Between Terror, Pop Music and Seduction
Fotogalleriet is pleased to announce its forthcoming exhibition with video-artist Adel Abidin. Based on an initiative by Kulturbyrået Mesén, the exhibition at Fotogalleriet is part of a larger presentation of his work in the city of Oslo, also visible in various places at Oslo Central Station.
Adel Abidin’s video works are often humorous, absurd and offer new perspectives on global, social, political and cultural issues. Abidin uses popular cultural references in many of his videos, including icons such as Marilyn Monroe, Michael Jackson or the Pope figure. Resulting in both provoking and amusing situations, Abidin nevertheless manages to reach out to a broad audience.
The particular works displayed at Fotogalleriet discuss idol worship and power, even though the films have very different starting points.
In Michael, Abidin shows how pop icons take over the role of religion and how they are looked upon as gods. In the video, Michael Jackson has risen from the dead, and the news of his resurrection creates hysterical states among fans worldwide.
The video work Bread of Life can be looked at as an interesting dialogue with Michael by creating a link to this “new religion”. The symbolic bread is a symbol of life itself in many cultures and religions – and the work’s title quotes and connects to Jesus and the Last Supper, where bread is shared among the disciples as a symbol of (their) body, life, and of the son of God. Three Love Songs examines both our relationship with music and the pop culture phenomenon, but also in relation to issues of power and authority. In these three music videos female singers sing passionately something that is perceived as love songs, but that prove to be lyrics of Iraqi propaganda songs dedicated to Saddam Hussein. Sobering and uncomfortable, these works play in the intersection between pop, jazz, lounge and terror.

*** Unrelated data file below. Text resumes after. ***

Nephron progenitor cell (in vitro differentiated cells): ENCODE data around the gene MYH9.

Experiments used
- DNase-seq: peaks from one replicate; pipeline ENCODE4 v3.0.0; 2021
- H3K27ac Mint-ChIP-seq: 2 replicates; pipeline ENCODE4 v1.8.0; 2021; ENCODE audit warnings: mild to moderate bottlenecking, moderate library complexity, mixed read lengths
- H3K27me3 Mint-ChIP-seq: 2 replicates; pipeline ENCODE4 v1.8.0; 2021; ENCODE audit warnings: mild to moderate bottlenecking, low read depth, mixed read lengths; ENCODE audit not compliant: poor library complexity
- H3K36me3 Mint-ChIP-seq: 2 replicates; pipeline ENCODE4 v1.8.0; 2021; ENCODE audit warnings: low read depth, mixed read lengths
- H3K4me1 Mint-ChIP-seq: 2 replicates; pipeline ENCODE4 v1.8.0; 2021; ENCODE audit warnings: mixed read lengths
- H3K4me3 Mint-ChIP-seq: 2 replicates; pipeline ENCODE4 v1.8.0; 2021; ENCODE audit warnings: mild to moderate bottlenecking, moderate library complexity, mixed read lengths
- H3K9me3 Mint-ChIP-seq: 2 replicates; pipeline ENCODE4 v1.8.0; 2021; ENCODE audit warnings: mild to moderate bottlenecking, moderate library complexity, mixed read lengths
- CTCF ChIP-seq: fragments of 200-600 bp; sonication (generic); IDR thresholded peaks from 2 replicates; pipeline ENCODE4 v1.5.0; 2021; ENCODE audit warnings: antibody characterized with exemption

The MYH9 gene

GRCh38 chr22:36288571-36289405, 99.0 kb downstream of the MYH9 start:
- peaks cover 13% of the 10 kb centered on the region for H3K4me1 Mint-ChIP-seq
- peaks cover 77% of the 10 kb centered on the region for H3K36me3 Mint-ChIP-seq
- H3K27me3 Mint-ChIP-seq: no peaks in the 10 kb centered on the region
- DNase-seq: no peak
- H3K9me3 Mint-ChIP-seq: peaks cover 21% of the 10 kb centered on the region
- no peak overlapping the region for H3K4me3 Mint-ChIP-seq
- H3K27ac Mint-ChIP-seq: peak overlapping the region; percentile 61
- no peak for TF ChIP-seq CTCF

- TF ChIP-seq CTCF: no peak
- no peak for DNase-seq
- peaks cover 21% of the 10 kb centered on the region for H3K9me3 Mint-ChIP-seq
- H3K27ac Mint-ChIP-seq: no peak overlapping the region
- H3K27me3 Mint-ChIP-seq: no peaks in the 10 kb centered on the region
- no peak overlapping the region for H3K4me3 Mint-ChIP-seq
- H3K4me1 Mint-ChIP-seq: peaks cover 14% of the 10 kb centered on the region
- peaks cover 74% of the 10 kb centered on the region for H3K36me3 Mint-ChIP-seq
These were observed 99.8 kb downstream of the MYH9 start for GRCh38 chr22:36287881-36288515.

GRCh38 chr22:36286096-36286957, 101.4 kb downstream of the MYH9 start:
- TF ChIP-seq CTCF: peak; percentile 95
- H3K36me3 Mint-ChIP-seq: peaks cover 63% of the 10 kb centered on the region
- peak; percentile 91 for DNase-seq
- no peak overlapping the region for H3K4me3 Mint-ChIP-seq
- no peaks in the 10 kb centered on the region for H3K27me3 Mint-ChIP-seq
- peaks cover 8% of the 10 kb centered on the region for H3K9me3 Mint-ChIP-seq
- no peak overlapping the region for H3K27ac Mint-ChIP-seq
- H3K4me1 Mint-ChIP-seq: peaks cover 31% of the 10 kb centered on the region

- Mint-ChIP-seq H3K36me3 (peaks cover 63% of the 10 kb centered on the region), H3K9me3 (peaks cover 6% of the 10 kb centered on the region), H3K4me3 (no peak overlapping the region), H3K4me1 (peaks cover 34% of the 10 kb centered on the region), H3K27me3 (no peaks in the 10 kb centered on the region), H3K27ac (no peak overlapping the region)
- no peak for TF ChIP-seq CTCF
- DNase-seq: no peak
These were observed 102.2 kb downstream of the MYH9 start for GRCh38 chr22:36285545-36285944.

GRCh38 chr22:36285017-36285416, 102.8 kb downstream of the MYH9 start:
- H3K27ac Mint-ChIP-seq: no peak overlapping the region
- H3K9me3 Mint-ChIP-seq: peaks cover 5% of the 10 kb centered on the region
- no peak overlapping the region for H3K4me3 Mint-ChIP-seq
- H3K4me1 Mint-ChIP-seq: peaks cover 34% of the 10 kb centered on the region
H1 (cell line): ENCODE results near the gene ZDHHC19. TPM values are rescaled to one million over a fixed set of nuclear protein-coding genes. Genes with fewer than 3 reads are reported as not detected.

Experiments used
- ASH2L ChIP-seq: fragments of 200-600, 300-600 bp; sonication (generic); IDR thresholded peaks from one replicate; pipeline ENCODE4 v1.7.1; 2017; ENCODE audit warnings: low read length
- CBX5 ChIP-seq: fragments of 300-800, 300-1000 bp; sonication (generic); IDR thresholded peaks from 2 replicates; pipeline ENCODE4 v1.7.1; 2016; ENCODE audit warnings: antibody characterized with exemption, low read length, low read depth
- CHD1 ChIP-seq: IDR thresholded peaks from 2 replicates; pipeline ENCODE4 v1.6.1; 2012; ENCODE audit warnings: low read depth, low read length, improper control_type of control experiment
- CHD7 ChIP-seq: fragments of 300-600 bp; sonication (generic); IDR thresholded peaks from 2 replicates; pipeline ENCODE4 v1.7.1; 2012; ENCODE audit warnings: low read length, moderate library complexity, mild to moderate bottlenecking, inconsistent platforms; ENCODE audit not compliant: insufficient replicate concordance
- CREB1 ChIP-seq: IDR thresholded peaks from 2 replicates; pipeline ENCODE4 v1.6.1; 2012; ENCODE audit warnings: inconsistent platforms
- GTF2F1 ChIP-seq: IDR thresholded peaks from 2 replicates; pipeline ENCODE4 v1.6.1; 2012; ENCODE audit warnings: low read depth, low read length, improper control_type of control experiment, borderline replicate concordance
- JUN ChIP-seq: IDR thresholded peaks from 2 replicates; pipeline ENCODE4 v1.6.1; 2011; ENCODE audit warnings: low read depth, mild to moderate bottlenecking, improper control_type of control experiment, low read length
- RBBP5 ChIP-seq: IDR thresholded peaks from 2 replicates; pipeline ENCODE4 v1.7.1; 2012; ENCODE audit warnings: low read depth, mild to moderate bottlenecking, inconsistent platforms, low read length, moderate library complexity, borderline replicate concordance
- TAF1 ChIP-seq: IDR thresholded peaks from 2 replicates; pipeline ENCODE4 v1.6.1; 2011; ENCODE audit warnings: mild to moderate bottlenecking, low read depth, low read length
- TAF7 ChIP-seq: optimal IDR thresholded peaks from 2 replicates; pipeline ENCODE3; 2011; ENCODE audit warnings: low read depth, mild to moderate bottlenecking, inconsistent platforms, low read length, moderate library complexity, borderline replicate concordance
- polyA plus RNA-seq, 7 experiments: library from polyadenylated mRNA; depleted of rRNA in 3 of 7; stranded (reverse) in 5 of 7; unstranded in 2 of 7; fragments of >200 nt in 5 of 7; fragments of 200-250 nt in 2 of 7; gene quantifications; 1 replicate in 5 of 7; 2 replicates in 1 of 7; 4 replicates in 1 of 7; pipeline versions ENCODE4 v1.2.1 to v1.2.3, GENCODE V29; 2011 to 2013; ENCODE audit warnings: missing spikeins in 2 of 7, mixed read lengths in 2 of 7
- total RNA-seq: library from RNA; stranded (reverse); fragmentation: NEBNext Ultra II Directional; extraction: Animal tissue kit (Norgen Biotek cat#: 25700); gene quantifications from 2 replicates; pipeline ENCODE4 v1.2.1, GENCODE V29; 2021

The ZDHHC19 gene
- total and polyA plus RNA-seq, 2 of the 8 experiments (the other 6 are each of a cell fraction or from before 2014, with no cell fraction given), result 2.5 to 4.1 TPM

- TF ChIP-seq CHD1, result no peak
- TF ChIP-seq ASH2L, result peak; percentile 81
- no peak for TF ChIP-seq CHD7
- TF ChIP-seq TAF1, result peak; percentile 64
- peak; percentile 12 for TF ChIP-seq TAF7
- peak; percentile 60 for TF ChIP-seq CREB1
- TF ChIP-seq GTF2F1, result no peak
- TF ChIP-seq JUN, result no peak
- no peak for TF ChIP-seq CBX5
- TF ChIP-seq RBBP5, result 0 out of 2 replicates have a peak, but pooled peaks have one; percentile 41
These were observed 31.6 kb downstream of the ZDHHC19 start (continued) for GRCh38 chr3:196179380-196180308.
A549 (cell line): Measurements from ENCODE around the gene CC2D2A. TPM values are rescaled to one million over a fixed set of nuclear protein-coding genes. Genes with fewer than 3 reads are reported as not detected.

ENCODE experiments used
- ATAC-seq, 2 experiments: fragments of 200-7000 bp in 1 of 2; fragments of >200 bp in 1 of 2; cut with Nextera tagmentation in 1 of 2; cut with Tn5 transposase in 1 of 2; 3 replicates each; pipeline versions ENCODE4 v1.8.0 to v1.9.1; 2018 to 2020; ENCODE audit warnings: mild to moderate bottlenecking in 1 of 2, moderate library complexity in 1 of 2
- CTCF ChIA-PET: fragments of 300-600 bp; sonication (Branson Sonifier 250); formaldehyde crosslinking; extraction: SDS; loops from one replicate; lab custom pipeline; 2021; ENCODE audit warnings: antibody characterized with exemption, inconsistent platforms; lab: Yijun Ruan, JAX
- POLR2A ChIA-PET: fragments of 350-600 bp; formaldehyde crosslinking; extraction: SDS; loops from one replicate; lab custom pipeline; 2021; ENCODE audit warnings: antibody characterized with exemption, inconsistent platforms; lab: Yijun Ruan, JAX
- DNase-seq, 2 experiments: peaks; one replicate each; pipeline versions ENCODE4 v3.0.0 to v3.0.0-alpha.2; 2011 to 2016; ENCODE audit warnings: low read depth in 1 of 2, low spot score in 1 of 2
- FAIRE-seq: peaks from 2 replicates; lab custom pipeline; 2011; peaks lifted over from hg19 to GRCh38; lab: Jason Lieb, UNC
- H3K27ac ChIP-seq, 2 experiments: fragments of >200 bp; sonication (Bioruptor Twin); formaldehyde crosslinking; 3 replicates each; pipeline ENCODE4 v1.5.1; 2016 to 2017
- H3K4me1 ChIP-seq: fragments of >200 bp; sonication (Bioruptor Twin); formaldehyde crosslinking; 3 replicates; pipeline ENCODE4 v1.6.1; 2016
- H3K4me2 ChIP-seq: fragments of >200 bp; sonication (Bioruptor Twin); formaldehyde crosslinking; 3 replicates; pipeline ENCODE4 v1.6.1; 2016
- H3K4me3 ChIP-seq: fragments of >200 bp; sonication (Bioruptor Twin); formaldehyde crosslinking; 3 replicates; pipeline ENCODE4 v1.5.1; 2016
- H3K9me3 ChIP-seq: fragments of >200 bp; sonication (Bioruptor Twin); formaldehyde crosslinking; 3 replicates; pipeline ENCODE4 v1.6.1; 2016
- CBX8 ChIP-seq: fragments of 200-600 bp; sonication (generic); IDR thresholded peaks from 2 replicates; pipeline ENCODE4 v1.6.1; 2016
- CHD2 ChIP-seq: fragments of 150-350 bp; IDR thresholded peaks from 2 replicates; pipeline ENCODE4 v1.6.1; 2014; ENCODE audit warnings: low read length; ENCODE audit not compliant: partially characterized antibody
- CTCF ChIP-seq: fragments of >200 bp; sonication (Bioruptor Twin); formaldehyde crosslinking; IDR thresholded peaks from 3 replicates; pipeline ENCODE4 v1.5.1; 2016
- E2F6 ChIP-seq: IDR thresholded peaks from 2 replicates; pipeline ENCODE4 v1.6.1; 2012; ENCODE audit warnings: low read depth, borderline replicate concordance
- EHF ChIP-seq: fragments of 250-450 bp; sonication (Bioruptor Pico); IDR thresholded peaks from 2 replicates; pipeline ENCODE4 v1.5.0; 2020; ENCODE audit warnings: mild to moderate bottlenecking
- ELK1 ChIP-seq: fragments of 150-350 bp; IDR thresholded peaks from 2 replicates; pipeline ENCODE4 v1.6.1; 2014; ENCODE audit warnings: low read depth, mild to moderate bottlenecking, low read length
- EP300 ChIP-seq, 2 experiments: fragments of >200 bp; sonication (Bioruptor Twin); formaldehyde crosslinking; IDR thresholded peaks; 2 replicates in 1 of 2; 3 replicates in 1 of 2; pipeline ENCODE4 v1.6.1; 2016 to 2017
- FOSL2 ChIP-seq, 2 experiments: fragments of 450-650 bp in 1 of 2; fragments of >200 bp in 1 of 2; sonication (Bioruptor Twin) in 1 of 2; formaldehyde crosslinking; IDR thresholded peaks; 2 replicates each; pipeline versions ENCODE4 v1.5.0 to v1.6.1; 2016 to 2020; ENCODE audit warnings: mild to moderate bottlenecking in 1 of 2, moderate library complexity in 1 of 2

The video Automaton presents the showcasing of a souvenir shop in Rome selling spinning Pope dolls: an absurd and comical representation of God’s deputy on earth. In the video the Pope spins like in an endless merry-go-round, accompanied by a tune reminiscent of a musical box. Passers-by can listen to the tune without entering the gallery space and at night, when Fotogalleriet is closed, plug their own headphones to continue the godly musical experience.
The works displayed at Oslo Central Station question ideals of identity, beauty, tolerance and gender: Coverup! is a parody of the famous Marilyn Monroe scene in which her white dress is blown up.
In Abidin’s video Monroe is replaced by an Arab man wearing a traditional robe from the Middle East. Abidin plays on our perceptions of attractiveness, seduction and sex. The work appears both as a video installation and as a large format photo on the facade of the Airport Express Train terminal. Camel Toe is a large photograph on the façade of Oslo Central Station and shows stereotypical alpha males in poses that question sexuality and gender. By shamelessly mixing the masculine and the feminine, a grey area arises between the two sexes. Camel Toe will be on view from 22 August.
Adel Abidin (b. 1973, Baghdad) is a renowned contemporary artist working mainly with video and photography. In 2015 he received the Finland Prize, and his work is included in the collection of the Finnish National Gallery. He lives and works in Helsinki and Amman. His work has been shown both nationally and internationally including Vanhaerents Art Collection, Brussels (2016), at the Iranian Pavilion, 56th Venice Biennale, Venice (2015), KIASMA Museum of Contemporary Art, Helsinki (2015), Barjeel Art Foundation, Sharjah (2015), Turku Art Museum, Turku (2013) and Kunsthalle Winterthur, Winterthur (2012).
The project is initiated by Kulturbyrået Mesén and conducted in collaboration with Fotogalleriet, the Finsk Norsk Kulturinstitutt and Rom for Kunst.
Curated by: Kulturbyrået Mesén, Rom for Kunst and Fotogalleriet
Supported by: Fritt Ord, Kulturetaten Oslo Kommune and Norskfinsk Kulturfond